In Poitiers there are a couple of lovely parks and gardens which make the ideal places for a picnic, or simply for some time out from a busy schedule. One of the largest and most popular is the Blossac Park, covering an area of almost ten hectares, and consists of French-style gardens, English gardens, pathways, a vast area for sporting events and festivities and a small zoo, with birds, miniature goats, fish etc. In general, this park is a lovely outing for families. The Rose Garden is a an elegant 3.5 hectare flower garden created in 1973, with four hundred varieties of roses, and the La Petite Villette Garden is at the Clain river, and is therefore the ideal spot to take advantage of the riverside. Poitiers has a botanical garden as well, which was founded in the fifteenth century, and features a large quantity of medicinal, aromatic and alimentary plants that are all classified and labelled. It also has a greenhouse with species of cacti and orchids.

Religious buildings of note in Poitiers include the Poitiers Cathedral, or the Cathédrale Saint-Pierre de Poitiers, the Church of Saint-Jean-de-Montierneuf, the Church of Notre-Dame-la-Grande, the Church of Saint-Germain, the Church of Saint-Hilaire, the Church of Saint-Porchaire and the Church of Sainte-Radegonde. The Poitiers Cathedral is the city’s largest medieval monument, and is built in the Romanesque and early Gothic styles. It features three naves which are of similar height and width, and a central vaulted roof 89 feet in height. The church began its construction in 1162, and was quite well completed by the end of the twelfth century. From the thirteenth century, the church has unfinished side-towers. The Poitiers Cathedral also boasts some of the oldest choir stalls in France. Other buildings of note in Poitiers, which may be considered as historical attractions, include the town hall, or the L’Hôtel de Ville, the town houses and fine homes that are privately owned found in various sections of the city, for example, down the Chemins de Notre-Dame paths, and the Palace, which is the present day site of the Law Courts. It was built as a residence for the Counts of Poitou-Dukes of Aquitaine around the year 1080.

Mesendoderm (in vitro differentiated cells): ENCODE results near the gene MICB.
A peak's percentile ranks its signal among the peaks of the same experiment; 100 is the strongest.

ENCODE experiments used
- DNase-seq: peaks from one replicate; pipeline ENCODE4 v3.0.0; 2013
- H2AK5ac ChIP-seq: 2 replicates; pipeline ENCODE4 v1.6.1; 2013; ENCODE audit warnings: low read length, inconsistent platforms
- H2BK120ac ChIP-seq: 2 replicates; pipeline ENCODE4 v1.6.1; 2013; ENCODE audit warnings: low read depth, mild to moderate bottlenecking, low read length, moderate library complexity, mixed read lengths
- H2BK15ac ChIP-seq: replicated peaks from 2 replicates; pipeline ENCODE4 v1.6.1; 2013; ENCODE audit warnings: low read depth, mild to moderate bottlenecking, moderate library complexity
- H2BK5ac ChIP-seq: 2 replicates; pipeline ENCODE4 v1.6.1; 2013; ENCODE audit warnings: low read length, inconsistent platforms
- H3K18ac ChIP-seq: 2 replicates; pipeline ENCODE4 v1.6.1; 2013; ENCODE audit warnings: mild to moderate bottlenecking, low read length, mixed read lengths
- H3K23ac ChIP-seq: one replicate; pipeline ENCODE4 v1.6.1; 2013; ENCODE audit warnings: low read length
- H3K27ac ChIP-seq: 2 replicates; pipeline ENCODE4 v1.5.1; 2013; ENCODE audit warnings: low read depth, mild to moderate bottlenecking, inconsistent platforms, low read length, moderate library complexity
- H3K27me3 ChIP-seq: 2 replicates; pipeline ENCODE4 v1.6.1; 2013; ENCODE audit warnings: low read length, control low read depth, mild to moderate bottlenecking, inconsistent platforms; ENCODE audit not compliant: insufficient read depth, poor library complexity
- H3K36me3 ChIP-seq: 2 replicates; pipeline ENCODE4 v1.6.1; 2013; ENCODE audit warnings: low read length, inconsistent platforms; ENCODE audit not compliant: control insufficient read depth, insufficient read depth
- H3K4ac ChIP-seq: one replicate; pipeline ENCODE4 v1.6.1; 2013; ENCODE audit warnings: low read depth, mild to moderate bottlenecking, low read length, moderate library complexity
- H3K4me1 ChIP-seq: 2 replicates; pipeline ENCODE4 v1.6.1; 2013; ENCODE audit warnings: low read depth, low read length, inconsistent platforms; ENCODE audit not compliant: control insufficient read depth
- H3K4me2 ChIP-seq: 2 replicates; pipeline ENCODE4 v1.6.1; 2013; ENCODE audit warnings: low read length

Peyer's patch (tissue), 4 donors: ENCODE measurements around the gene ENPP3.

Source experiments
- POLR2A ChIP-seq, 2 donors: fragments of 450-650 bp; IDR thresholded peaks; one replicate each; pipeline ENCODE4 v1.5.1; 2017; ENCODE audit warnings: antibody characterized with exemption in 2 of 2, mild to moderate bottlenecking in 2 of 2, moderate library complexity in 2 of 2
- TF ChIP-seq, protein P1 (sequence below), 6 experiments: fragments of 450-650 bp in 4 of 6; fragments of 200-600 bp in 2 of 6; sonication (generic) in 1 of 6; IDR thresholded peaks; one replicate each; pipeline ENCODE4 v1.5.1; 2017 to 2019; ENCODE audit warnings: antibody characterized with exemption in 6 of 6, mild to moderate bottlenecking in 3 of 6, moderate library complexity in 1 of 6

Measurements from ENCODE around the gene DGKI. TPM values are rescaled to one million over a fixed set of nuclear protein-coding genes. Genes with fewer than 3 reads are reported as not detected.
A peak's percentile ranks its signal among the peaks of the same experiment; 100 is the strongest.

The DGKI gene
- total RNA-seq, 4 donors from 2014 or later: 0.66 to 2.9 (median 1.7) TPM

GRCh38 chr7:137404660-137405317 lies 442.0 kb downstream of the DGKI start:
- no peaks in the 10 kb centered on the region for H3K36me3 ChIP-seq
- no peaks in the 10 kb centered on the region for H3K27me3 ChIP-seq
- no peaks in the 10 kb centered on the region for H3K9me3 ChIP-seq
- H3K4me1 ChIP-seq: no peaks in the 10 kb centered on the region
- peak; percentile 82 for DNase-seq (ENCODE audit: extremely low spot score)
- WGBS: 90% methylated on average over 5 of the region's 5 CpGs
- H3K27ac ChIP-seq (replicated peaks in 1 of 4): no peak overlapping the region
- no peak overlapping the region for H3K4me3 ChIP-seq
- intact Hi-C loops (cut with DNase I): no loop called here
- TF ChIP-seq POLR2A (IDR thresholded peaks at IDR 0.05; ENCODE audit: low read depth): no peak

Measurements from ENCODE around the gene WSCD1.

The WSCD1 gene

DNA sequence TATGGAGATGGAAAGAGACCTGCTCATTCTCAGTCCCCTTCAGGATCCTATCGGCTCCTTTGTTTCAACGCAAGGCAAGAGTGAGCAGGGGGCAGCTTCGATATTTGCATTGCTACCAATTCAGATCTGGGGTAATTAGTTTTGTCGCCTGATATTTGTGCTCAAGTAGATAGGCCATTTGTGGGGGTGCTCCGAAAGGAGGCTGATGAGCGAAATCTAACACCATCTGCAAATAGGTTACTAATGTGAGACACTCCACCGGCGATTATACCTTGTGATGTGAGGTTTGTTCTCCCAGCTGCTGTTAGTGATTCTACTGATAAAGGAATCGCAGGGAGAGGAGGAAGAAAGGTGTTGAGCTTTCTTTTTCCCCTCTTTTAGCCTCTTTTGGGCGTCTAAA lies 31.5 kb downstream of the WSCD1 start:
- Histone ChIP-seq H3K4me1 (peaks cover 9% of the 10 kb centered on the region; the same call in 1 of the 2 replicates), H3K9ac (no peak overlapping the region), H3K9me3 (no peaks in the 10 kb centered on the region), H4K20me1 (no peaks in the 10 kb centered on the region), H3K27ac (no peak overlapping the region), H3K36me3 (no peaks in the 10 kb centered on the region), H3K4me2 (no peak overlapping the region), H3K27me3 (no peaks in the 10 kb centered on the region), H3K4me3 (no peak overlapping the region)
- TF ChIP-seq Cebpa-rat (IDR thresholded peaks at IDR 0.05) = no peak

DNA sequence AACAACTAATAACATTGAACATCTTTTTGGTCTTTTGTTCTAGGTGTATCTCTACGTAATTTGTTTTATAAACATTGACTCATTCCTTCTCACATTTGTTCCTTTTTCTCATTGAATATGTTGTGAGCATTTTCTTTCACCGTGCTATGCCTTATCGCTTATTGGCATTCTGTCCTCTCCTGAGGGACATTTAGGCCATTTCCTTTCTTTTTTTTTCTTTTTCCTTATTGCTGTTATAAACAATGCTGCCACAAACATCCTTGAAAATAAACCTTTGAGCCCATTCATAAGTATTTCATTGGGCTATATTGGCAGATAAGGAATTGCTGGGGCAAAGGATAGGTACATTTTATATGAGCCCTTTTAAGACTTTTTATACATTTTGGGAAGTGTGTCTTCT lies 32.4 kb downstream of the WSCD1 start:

Historical parts of the city to explore include the Episcopal Quarter, with the blue path as an ideal first discovery of Poitiers’ past. It passes many of the splendid historical and religious buildings mentioned, for example, the Notre-Dame-la-Grande. The Montierneuf Quarter with the yellow path along the rue de la Chaîne passes through an old neighbourhood which was the first protected historical sector in Poitiers. The Saint-Hilaire Quarter with the red path explores the top of the plateau, following pedestrian streets, and then leaves the city centre. Two museums of interest in Poitiers are the Musee Rupert de Chievres and the Musee Saint Croix. The second-mentioned was built in 1974, and displays a collection of art and archaeology, and the first is located in the heart of the city, and focuses on the history of Poitiers.

Additional Poitiers attractions of note are the Espace Mendes France, a centre of scientific, technical and industrial space and a truly unique planetarium, and the Caves of the Nore, found just a few miles from Poitiers. The caves are the only natural cavities of the department which are open to the public, and have been a classified site since 1934.

Poitiers attractions in further detail are available from the information desks in Poitiers Airport.